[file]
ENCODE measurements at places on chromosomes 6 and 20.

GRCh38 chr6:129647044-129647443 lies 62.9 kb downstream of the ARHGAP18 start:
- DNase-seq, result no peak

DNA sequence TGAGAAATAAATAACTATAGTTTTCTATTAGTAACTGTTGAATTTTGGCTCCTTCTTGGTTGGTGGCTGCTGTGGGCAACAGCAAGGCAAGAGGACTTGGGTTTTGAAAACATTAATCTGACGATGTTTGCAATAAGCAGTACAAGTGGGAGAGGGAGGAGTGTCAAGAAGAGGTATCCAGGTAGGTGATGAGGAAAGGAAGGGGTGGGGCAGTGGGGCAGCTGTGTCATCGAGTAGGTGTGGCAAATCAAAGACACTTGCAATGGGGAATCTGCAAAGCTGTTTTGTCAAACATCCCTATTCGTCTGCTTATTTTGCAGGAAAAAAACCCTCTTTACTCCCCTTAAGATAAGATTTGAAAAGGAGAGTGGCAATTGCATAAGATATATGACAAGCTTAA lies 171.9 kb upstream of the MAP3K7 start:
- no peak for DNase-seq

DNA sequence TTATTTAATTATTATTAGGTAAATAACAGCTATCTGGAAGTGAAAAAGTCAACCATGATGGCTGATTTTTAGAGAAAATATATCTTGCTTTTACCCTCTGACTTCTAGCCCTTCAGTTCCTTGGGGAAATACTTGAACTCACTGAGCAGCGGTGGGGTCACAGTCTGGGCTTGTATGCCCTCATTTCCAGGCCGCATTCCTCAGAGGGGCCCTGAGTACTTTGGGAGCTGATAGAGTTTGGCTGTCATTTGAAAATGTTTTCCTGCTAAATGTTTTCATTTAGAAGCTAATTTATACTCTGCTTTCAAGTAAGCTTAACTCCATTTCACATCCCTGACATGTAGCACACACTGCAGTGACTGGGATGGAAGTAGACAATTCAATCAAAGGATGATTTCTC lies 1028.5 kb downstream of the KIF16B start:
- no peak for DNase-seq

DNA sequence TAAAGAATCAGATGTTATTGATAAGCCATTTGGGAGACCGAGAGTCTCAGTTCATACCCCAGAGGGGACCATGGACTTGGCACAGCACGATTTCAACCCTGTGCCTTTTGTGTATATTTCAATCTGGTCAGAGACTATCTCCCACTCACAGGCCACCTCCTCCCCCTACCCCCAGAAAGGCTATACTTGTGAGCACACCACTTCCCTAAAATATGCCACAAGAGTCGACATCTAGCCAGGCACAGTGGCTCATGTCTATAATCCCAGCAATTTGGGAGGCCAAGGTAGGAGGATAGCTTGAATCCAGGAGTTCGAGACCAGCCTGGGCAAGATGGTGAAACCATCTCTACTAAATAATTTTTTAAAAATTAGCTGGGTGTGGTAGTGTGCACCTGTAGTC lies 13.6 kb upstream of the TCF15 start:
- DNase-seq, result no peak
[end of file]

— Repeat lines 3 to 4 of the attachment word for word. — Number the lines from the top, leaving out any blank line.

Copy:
- DNase-seq, result no peak

DNA sequence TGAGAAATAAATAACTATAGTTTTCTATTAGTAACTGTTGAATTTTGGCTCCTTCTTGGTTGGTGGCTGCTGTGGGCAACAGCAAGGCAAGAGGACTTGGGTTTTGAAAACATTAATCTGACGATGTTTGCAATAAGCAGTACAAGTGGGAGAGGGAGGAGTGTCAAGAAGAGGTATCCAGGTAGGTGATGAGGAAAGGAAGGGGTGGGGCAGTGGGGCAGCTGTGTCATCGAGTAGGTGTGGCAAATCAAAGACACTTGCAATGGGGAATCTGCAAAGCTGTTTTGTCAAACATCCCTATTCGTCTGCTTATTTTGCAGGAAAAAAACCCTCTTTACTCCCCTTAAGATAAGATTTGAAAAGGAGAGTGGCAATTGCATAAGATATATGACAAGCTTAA lies 171.9 kb upstream of the MAP3K7 start: